Lifestyle

Published: Thursday March 28, 2013 MYT 12:00:00 AM
Updated: Wednesday April 24, 2013 MYT 2:07:48 PM

Are pore minimisers a must-have or a marketing gimmick?

Naturally
unclogged:
‘When the
pore is
emptied of its
contents, it
will naturally
shrink,
appearing less
visible than
before,’ says
Estee Lauder
senior
education
manager
Audrey Ang.

Naturally unclogged: ‘When the pore is emptied of its contents, it will naturally shrink, appearing less visible than before,’ says Estee Lauder senior education manager Audrey Ang.

IF someone tells you, “Your face reminds me of the moon,” it could be a gratifying compliment ... But not if it’s a comparison between the large gaping craters on your visage and those on the moon!

Unfortunately, for those of us afflicted with large facial pores, this can be a very real, and often distressing, concern.

Of course, the beauty industry is nothing if not proactive, and pore minimisers are already a staple in many a skincare brand’s tool kit.

The question is, do these products, which promise everything from deep cleansing your pores to shrinking them, actually work?

The key to determining how and if a pore minimising product works is to understand what causes enlarged pores in the first place.

Pores are actually tiny openings in your skin that allow your skin to “breathe” and provide the passage for the oil glands beneath to lubricate the skin’s surface. Enlarged pores, which are often particularly common on the nose and upper cheek areas, can be caused by several factors.

Some of these are beyond your control. Puberty, for instance, can cause pores to enlarge because an increased amount of oil (sebum) being generated by the skin. And genetics can play an important role in determining the size of your pores, your predisposition to enlarged pores and your skin’s natural oil production.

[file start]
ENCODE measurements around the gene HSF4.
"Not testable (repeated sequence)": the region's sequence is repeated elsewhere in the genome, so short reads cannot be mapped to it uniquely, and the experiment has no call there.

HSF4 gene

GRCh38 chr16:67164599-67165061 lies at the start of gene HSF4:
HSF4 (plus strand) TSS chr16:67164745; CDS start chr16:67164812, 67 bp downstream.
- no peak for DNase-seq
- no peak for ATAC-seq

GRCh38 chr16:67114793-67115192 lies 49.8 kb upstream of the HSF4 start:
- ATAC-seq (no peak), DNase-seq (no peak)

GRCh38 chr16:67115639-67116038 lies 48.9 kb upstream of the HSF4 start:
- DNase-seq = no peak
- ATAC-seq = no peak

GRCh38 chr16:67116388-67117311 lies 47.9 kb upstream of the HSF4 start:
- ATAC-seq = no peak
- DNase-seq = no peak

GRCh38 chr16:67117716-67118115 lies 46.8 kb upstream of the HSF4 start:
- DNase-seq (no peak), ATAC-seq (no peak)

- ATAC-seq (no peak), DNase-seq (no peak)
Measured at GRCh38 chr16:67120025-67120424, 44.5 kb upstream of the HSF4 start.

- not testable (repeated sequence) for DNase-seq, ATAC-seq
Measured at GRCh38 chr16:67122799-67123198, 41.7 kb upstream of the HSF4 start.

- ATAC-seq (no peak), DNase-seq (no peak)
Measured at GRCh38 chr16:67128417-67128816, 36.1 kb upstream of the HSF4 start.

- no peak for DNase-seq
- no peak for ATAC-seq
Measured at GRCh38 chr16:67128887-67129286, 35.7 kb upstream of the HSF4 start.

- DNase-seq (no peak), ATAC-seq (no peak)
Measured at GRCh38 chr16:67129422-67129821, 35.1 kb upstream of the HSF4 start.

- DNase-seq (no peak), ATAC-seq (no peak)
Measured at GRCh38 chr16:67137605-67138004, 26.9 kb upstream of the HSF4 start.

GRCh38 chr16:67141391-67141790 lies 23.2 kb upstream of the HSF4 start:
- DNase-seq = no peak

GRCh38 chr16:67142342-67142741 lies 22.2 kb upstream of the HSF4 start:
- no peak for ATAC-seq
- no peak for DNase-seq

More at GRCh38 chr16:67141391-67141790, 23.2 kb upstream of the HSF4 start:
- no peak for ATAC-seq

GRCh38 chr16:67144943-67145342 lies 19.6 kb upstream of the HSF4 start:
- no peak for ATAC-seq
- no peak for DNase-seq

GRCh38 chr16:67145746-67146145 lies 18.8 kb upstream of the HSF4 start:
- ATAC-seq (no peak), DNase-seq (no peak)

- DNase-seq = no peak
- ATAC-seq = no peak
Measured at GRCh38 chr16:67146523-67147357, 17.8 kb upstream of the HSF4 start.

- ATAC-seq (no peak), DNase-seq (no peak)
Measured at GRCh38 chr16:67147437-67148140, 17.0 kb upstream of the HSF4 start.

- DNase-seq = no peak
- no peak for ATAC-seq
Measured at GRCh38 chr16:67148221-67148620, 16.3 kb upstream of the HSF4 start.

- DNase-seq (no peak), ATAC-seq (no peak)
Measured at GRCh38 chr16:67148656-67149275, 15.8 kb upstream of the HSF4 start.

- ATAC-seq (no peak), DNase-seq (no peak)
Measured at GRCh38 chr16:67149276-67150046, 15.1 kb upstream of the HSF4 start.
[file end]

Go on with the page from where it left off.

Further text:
Facial pores, however, can also appear larger when they are clogged by dirt, dead skin, make-up residue and bacteria. Clogged pores become irritated and swell, making them appear larger and more prominent. Pores also naturally enlarge as we age.

Some beauty experts say that any product that claims to minimise, shrink or close up pores is being disingenuous. David J. Goldberg and Eva M. Herriot, authors of Secrets Of Great Skin: The Definitive Guide To Anti-Aging Skin Care, say that pores cannot shrink or disappear. Beauty researcher and author Paula Begoun agrees, saying consumers should be sceptical of beauty products that make such claims.

What a good product can do, though, is help make large pores less visible. Begoun points out that products that do work include cleansers and exfoliators, which help clean pores and remove dead skin cells, while toners can tighten pores, and lotions, creams and serums can refine them.

Choosing an effective oil regulating product and exfoliator, or using a deep cleansing mask regularly can further help manage the appearance of large pores without having to resort to expensive products that make grandiose claims.

Clinique’s executive director of skin physiology and pharmacology Dr Tom Mammone points out, however, that if one’s main skin concern is enlarged pores, a toner or moisturiser with pore minimising properties may not be sufficient.